Mexico’s Central Bank governor announced before the Mexican Senate, that a CBDC Rollout is expected by 2025.
Victoria Rodriguez, the central bank governor, says that the new sovereign digital currency will introduce more citizens to formal banking. “The digital currency seeks to generate means of payments aimed at financial inclusion, expand options for fast, secure, efficient, and interoperable payments in the economy, and implement complementary functionalities to the (existing) means of payment, such as automation mechanisms, programmability, and innovation,” she said. The central-bank-issued currency would not replace physical notes, but would instead expand the current utility of the country’s currency.
According to Statista, only 38.4% of the Mexican population has a bank account. As the Wall Street Journal reported, the economy depends significantly on paper money for most transactions, which occur in the informal sector of the economy. The informal sector accounted for 22% of the Gross Domestic Product of Mexico in 2020.
The new announcement also indicates that the central bank has become more open to the possibility of regulating digital currencies, according to Rodriguez, with the primary goal of protecting transacting citizens. “[Several] central bank groups, in which Banxico participates, are reviewing this issue [of regulation] so as to further protect those participating in the financial system.”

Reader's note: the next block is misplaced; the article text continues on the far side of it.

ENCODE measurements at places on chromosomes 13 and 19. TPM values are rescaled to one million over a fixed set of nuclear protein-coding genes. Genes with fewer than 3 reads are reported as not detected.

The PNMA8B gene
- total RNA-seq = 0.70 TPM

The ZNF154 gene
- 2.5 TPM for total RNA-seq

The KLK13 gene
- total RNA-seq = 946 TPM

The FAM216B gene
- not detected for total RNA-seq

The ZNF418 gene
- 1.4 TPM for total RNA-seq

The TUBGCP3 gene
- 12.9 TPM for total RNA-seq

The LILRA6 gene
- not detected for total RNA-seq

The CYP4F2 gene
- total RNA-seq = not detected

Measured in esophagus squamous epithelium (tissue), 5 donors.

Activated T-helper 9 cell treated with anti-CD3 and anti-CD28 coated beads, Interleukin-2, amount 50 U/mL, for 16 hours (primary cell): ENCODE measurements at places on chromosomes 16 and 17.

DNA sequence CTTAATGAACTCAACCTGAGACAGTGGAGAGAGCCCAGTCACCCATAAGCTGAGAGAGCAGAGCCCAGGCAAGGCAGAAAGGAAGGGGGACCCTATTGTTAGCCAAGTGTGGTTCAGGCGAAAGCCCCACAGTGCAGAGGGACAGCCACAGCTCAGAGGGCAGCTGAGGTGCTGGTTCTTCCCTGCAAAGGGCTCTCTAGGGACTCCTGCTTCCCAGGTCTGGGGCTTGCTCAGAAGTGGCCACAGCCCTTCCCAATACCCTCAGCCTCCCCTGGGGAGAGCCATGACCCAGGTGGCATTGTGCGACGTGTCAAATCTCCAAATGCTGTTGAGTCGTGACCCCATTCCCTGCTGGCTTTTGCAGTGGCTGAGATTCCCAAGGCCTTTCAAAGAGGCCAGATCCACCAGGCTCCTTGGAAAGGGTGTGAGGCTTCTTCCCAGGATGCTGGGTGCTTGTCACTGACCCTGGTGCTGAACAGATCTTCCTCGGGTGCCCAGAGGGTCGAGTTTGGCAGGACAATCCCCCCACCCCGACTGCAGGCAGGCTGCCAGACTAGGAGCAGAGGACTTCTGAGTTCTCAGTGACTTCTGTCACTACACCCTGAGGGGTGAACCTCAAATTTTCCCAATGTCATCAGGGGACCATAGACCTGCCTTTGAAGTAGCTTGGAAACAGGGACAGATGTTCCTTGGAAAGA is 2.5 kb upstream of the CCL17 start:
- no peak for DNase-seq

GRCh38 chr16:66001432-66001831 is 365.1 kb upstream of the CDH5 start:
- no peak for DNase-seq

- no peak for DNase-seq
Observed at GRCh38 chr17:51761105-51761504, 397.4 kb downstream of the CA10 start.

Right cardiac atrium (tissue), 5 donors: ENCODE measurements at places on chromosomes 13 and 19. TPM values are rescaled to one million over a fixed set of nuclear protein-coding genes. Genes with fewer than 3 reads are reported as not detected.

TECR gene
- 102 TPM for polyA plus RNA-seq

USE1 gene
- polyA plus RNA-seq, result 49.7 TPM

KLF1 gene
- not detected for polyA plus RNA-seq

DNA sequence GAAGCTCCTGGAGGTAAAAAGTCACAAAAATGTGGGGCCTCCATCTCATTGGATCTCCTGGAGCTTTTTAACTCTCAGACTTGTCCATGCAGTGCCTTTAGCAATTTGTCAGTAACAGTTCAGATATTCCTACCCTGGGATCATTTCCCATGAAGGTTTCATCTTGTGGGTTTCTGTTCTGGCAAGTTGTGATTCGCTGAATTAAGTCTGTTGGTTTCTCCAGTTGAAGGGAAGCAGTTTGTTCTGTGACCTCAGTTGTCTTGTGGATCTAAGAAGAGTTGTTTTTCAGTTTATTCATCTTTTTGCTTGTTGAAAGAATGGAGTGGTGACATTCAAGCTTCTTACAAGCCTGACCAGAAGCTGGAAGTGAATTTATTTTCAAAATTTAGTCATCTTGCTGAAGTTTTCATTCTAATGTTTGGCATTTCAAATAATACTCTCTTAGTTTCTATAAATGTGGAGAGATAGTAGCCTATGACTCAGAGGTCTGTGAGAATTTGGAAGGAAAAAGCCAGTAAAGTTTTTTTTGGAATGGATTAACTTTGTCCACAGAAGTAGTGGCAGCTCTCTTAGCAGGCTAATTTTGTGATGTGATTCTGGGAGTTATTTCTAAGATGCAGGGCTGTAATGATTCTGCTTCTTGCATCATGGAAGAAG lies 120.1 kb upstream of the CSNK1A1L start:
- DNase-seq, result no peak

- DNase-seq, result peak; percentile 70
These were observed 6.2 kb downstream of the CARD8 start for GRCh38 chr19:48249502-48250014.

The road to CBDC in Mexico so far
In Dec. 2021, the Central Bank announced that the CBDC would be launched in 2024. Banxico, Mexico’s central bank, began discussions with financial institutions last year regarding the technical hurdles involved in launching a state-backed digital currency. The bank also described a strategy to use elements of its SPEI interbank payments’ method in the development and is working in tandem with the Bank for International Settlements.
In June 2021, Ricardo Salinas Pliego, the third-richest person in Mexico, announced work on building out infrastructure to accept bitcoin at his bank, Banco Azteca. However, the officials from the central bank, the finance ministry, and securities oversight said at the time that bitcoin is not legal tender in Mexico and that financial companies may not offer crypto-related products. “Although they can be exchanged, they do not fulfill the function of money, as their acceptance as a form of payment is limited, and they aren’t a good reserve or value reference,” the officials said.
CBDC is a human right, argues Senator
Senator Indira Kempis Martinez submitted a draft bill earlier this month that advocates that the government is responsible for ushering in a new era of digital currency, arguing that government intervention in such matters is a human right for Mexican citizens. “The intervention of the Mexican State in the economy must be appreciated and assumed by the different legal operators as a native and inevitable relationship with the discourses of human rights, competitiveness, and development.”
Kempis used bitcoin to illustrate the power of a decentralized network like bitcoin, while acknowledging that any digital currency introduced does not to be decentralized. “Regarding protocols, computers operating on the network, which record the transactions of road assets, must follow the emission rules in order to confine transactions, and those rules must be established in predetermined protocols,” noted the bill. “There is a possibility that new computers may be part of the network. However, it is not a necessary feature.”
Kempis argues that establishing the bill as legislation would lay the foundation for making bitcoin legal tender.
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